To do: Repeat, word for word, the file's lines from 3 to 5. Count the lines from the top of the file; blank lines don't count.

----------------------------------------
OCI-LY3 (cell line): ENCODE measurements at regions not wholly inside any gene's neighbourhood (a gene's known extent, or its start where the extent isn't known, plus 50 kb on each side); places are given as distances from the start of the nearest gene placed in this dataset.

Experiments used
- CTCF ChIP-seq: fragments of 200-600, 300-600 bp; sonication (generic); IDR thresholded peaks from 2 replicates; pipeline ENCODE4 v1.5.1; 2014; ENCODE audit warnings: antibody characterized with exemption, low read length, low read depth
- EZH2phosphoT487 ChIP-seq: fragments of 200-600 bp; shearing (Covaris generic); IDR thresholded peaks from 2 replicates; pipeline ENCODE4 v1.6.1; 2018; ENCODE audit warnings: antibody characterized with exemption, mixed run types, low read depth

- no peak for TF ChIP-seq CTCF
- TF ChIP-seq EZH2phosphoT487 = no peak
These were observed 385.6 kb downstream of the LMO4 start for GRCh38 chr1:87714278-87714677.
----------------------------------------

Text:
- CTCF ChIP-seq: fragments of 200-600, 300-600 bp; sonication (generic); IDR thresholded peaks from 2 replicates; pipeline ENCODE4 v1.5.1; 2014; ENCODE audit warnings: antibody characterized with exemption, low read length, low read depth
- EZH2phosphoT487 ChIP-seq: fragments of 200-600 bp; shearing (Covaris generic); IDR thresholded peaks from 2 replicates; pipeline ENCODE4 v1.6.1; 2018; ENCODE audit warnings: antibody characterized with exemption, mixed run types, low read depth

- no peak for TF ChIP-seq CTCF